A new bill to change family-based immigration has been introduced in the House of Representatives.
Our current immigration system, which forces parents to be separated from their children and husbands to be separated from their wives for years at a time, is both cruel to immigrant families and unworthy of our country’s proud tradition as a nation of immigrants.
The immigration reform bill introduced by Representative Luis Gutierrez (D-IL.) and 90 co-sponsors on December 15 would improve the backlog-plagued family-based immigration system in a number of ways. We list some of the most significant changes below:
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How the Bill Would Change Family-Based Immigration
1) Immediate Relatives Would No Longer Be Subtracted from Preference Categories
Spouses, parents, and children of U.S. citizens are considered “immediate relatives” and are not subject to numerical quotas that force other relatives to have to wait from four to over 22 years to qualify for permanent residence in the U.S. Current law allocates 480,000 green cards per year to numerically-limited family-based immigrants. However, this number is a complete fiction since immediate relatives are required to be counted against this number. Since the number of immediate relatives who immigrate to the U.S. each year exceeds 480,000, the number of visas remaining would be zero for immigrants under the four family-based preference categories. However, current law establishes a “floor” of 226,000 family-based preference immigrants.
The new bill would dispense with this deceptive practice. Immediate relatives would no longer be subtracted from the number of family-based preference immigrants who are allowed to obtain permanent residence each year.
2) Family Numbers Would Be Carried Forward
Currently, unused family-based numbers are transferred to the employment-based categories in the following fiscal year. And theoretically, unused employment-based numbers are transferred to the family-based categories.
However, in reality, because immediate relatives are subtracted from the family-based numbers, family-based visa numbers never exceed the floor of 226,000. The transfer of unused EB numbers to the family-based categories, therefore, never actually occurs.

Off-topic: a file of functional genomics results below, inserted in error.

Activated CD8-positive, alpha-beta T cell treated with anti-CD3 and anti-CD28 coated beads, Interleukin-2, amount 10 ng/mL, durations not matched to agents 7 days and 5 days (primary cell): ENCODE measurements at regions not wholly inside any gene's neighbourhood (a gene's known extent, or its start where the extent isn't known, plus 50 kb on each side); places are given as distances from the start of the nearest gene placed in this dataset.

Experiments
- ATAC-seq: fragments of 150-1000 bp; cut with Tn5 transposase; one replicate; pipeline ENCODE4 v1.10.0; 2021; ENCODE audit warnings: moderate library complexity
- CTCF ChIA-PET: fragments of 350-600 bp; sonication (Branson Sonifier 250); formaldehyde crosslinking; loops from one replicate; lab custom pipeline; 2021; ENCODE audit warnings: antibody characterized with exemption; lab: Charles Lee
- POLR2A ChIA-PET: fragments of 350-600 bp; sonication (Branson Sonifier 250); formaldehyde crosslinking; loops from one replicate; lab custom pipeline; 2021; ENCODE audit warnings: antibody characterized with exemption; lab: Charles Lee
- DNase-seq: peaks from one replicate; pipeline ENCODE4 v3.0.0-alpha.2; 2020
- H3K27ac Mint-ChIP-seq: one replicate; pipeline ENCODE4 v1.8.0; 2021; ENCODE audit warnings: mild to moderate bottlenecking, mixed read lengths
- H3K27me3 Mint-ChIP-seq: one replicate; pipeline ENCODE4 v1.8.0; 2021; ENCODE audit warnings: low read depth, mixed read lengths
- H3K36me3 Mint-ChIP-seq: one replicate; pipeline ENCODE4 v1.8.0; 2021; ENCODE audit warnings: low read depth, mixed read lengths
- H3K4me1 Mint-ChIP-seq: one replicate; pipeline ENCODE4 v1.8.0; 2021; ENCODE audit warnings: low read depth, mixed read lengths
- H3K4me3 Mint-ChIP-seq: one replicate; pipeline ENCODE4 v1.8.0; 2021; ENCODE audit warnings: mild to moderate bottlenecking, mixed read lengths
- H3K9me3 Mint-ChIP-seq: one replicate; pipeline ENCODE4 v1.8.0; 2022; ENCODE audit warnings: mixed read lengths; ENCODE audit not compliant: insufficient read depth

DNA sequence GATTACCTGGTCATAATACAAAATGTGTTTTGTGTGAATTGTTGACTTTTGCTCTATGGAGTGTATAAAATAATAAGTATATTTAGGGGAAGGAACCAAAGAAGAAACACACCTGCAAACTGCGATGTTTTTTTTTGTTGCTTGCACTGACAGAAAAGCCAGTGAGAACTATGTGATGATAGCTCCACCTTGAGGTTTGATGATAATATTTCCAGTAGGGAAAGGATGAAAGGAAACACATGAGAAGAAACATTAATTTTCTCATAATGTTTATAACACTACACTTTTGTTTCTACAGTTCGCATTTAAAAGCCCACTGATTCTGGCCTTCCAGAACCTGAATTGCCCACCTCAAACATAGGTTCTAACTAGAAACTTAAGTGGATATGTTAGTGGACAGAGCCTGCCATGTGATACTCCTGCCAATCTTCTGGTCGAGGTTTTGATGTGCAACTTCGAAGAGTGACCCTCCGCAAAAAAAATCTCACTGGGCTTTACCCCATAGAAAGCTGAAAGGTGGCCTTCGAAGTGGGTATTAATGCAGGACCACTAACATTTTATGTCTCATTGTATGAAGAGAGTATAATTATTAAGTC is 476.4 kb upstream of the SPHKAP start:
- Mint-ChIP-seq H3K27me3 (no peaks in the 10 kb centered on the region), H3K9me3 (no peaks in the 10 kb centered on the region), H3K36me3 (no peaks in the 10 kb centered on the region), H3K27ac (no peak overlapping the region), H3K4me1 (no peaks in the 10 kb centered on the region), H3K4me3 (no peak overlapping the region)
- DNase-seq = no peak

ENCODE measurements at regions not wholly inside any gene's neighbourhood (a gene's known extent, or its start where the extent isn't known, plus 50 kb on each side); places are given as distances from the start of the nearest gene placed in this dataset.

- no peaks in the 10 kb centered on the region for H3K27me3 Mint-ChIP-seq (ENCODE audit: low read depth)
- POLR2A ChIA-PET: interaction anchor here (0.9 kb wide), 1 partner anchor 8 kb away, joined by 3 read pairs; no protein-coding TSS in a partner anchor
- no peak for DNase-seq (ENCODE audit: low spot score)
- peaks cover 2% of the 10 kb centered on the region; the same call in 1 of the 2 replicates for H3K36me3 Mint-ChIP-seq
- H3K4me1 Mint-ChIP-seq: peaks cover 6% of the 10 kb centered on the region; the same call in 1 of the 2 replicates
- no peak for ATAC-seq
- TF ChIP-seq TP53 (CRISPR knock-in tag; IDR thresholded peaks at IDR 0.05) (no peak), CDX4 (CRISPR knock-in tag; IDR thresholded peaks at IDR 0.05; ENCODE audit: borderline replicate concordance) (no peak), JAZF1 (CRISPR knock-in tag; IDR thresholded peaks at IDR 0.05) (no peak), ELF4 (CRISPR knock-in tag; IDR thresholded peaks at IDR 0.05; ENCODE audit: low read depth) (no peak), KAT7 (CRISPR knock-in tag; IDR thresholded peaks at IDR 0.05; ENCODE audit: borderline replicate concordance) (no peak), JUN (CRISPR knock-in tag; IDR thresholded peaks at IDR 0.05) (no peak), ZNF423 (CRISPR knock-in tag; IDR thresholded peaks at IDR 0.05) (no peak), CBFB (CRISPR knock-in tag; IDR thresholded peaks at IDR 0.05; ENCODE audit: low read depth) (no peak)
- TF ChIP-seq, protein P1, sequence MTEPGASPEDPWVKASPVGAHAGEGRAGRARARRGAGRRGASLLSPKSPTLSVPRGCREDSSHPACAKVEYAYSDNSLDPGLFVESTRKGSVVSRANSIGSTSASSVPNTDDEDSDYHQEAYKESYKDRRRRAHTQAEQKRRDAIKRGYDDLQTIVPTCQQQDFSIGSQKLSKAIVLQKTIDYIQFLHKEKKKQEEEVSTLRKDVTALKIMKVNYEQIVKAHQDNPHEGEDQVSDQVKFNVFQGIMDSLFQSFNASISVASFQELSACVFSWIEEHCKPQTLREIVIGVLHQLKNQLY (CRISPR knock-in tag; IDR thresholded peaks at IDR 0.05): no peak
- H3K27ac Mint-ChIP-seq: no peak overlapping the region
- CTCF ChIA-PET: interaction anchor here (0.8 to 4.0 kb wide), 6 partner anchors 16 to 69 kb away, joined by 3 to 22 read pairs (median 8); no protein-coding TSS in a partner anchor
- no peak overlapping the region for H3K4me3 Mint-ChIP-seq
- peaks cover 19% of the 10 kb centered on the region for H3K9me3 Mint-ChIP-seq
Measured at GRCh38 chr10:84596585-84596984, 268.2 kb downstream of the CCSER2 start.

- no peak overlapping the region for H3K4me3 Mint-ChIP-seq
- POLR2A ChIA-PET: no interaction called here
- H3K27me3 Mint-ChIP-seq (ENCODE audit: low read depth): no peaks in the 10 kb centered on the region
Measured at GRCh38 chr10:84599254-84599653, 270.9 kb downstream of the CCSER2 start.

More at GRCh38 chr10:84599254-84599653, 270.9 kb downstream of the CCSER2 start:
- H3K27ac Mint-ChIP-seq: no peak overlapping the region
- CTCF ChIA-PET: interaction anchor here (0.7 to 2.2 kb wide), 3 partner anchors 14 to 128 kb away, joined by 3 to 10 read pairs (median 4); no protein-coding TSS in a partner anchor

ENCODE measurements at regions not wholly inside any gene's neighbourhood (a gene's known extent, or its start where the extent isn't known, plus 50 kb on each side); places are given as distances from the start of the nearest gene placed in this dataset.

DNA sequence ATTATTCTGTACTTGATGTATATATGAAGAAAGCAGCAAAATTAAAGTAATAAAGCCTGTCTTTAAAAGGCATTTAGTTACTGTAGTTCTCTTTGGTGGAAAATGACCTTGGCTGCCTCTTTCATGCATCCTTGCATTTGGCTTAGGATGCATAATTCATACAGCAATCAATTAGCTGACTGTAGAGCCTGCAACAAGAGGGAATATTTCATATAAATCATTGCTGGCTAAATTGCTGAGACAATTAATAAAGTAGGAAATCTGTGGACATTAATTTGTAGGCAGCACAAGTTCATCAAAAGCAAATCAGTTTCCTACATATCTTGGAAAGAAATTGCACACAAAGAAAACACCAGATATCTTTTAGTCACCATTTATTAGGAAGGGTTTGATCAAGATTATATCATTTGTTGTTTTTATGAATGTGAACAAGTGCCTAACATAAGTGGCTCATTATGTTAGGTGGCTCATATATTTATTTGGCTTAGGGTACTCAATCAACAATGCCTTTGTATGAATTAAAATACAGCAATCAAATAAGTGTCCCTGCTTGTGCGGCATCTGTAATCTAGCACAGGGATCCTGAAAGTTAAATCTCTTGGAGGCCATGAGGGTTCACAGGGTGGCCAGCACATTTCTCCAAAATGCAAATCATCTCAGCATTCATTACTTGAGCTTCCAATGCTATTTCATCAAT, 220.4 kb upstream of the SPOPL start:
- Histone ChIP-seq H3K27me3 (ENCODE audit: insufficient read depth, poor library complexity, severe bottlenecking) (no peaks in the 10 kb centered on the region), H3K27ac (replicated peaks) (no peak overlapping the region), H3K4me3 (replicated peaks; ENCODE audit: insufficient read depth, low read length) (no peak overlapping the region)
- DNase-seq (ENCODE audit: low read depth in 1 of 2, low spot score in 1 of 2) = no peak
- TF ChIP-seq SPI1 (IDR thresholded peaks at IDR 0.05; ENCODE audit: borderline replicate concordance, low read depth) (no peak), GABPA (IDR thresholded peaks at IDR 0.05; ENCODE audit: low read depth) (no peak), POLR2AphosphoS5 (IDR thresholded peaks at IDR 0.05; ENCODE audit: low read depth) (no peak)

The new bill would change this by allowing unused family-based numbers in one year to be used during the next fiscal year in the family-based categories.
3) Spouses and Children of Permanent Residents
Currently, a green card holder who sponsors his spouse and children must wait between four to six years before they are allowed to reunite with him in the U.S. Recognizing the cruelty of separating nuclear families, the new bill would reclassify the spouse and children of permanent residents as “immediate relatives” thereby eliminating this wait.
4) Reallocation of Visa Numbers for Family-Based Preferences
Inasmuch as the family-based 2A preference category will disappear (since spouses and children of permanent residents would be added to the immediate relative category), the 2nd preference numbers would be reduced from 114,200 to 60,000, a decrease of 54,200 which would be reallocated to the other family-based preference categories as follows:
A) Family 1st (unmarried adult sons and daughters of U.S. citizens) would increase from 23,400 to 38,000;
B) Family 3rd (married sons and daughters of U.S. citizens) would increase from 23,400 to 38,000; and
C) Family 4th (brothers and sisters of U.S. citizens) would increase from 65,000 to 90,000.
5) Increase in Per-Country Quotas
Currently, family members are unfairly penalized due to their countries of origin. For example, while brothers and sisters of U.S. citizens generally wait 10 years to become permanent residents, those born in Mexico must wait over 14 years, while those born in the Philippines are forced to wait over 22 years to qualify for permanent residence. In an effort to reduce such absurdly long waiting times and to treat applicants on a more equal basis, the per-country quotas would be increased from 7% to 10% of the worldwide total. For example, coupled with the increase in visa numbers, the number of persons born in the Philippines who could obtain green cards each year under the family 4th category would increase from 4,550 per year (7% of 65,000) to 9,000 per year (10% of 90,000).
Other Ways the Bill Would Change Family-Based Immigration
In addition, the new bill creates a number of other beneficial changes for family-based immigrants. These changes are too numerous to be listed in this article. One of the most significant changes, however, is to create a special immigrant category for sons and daughters of Filipino World War II veterans. There would be no numerical limitations on this category.
We link to the new immigration reform bill to change family-based immigration from our Immigration Legislation page.